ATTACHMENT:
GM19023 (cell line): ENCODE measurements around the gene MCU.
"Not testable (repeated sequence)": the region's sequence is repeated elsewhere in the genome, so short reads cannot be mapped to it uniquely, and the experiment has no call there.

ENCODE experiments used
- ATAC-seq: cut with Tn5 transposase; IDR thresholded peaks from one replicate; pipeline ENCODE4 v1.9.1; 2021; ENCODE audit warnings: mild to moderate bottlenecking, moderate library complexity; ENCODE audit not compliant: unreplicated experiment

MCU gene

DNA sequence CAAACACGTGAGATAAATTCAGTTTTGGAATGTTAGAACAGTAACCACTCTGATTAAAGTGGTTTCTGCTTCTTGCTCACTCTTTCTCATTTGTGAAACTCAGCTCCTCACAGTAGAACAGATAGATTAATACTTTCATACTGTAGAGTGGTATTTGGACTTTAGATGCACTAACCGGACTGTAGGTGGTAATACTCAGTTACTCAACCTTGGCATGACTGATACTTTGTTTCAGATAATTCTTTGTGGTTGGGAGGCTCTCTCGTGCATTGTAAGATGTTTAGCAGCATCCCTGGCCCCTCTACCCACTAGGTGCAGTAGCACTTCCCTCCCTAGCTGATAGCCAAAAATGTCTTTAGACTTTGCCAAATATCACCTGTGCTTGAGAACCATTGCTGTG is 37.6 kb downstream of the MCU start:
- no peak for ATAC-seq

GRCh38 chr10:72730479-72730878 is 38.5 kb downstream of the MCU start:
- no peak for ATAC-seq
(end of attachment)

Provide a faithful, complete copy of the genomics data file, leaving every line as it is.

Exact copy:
GM19023 (cell line): ENCODE measurements around the gene MCU.
"Not testable (repeated sequence)": the region's sequence is repeated elsewhere in the genome, so short reads cannot be mapped to it uniquely, and the experiment has no call there.

ENCODE experiments used
- ATAC-seq: cut with Tn5 transposase; IDR thresholded peaks from one replicate; pipeline ENCODE4 v1.9.1; 2021; ENCODE audit warnings: mild to moderate bottlenecking, moderate library complexity; ENCODE audit not compliant: unreplicated experiment

MCU gene

DNA sequence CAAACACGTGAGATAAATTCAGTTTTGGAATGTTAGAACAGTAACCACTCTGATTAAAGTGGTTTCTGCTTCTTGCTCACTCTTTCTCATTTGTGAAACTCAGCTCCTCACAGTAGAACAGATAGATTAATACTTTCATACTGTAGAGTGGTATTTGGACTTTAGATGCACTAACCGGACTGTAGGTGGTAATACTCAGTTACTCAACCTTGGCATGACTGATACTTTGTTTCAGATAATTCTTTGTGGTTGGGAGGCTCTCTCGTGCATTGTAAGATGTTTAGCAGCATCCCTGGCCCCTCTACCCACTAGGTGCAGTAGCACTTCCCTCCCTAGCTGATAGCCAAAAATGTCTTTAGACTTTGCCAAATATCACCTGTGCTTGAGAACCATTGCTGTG is 37.6 kb downstream of the MCU start:
- no peak for ATAC-seq

GRCh38 chr10:72730479-72730878 is 38.5 kb downstream of the MCU start:
- no peak for ATAC-seq